Evaluation of Iowa's 70mph speed limit: 2.5 year update

On July 1, 2005, the State of Iowa implemented a 70 mile per hour (mph) speed limit on most rural Interstates. This document reports on a study of the safety effect of this change. Changes in speeds, traffic volume on and off the rural Interstate system (diversion), and safety (crashes) for on- and off-system roads were studied. After the change, mean and 85th percentile speeds increased by about 2 mph on rural Interstates, but speeding was reduced (the number of drivers exceeding the speed limit by 10 mph decreased from 20 per cent to about 8 per cent). Daytime and nighttime serious crashes were studied for a period of 14 and a half years prior to the change and 2 and a half years afterwards. Simple descriptive statistics reveal increases in all crash severity categories for the 2 and a half year period following the speed limit increase when compared to the most recent comparable 2 and a half year period prior to the increase. When compared to longer term trends, the increases were less pronounced in some severity levels and types, and for a few severity levels the average crash frequencies were observed to decrease. However, fatal and other serious cross-median crashes increased by relatively larger amounts as compared to expected random variation. The study also analyzed crash frequencies grouped into six-month periods, revealing similar findings.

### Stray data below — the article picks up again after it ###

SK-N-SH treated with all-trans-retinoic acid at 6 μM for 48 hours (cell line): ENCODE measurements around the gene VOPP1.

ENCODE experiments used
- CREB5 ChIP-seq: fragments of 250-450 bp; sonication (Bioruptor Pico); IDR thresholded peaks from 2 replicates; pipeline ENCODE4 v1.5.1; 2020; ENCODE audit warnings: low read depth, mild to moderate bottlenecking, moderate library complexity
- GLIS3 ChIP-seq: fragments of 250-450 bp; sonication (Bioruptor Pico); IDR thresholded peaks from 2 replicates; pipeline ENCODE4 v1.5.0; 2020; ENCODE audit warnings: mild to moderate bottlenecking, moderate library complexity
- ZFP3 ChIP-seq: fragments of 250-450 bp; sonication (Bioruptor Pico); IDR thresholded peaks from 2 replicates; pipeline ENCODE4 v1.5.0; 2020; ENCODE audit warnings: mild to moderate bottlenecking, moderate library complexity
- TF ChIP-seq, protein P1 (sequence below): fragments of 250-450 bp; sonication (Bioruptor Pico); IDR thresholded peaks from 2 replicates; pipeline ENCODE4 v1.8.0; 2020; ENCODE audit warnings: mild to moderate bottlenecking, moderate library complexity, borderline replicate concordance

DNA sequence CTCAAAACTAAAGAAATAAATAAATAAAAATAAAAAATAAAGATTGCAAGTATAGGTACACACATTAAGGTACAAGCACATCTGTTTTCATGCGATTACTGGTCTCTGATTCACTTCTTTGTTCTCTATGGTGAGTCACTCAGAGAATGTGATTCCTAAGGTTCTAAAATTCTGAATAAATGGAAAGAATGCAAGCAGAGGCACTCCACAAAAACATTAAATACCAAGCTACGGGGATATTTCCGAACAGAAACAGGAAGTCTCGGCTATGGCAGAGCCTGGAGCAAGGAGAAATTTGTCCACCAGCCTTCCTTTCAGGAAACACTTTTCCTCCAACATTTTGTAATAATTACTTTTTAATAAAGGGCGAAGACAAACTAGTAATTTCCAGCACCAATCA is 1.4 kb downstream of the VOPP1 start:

• Record URL:
  • Corporate Authors:

    Iowa State University. Center for Transportation Research and Education (CTRE)

    Ames, Iowa  United States 
  • Authors:
    • Souleyrette, R R
    • Stout, T B
    • Carriquiry, A
  • Publication Date: 2009-1


  • English

Media Info

  • Pagination: 24p + appendices
  • Serial:
    • Issue Number: 06-247

Subject/Index Terms

Filing Info

  • Accession Number: 01383872
  • Record Type: Publication
  • Source Agency: ARRB
  • Files: ATRI
  • Created Date: Aug 22 2012 3:58PM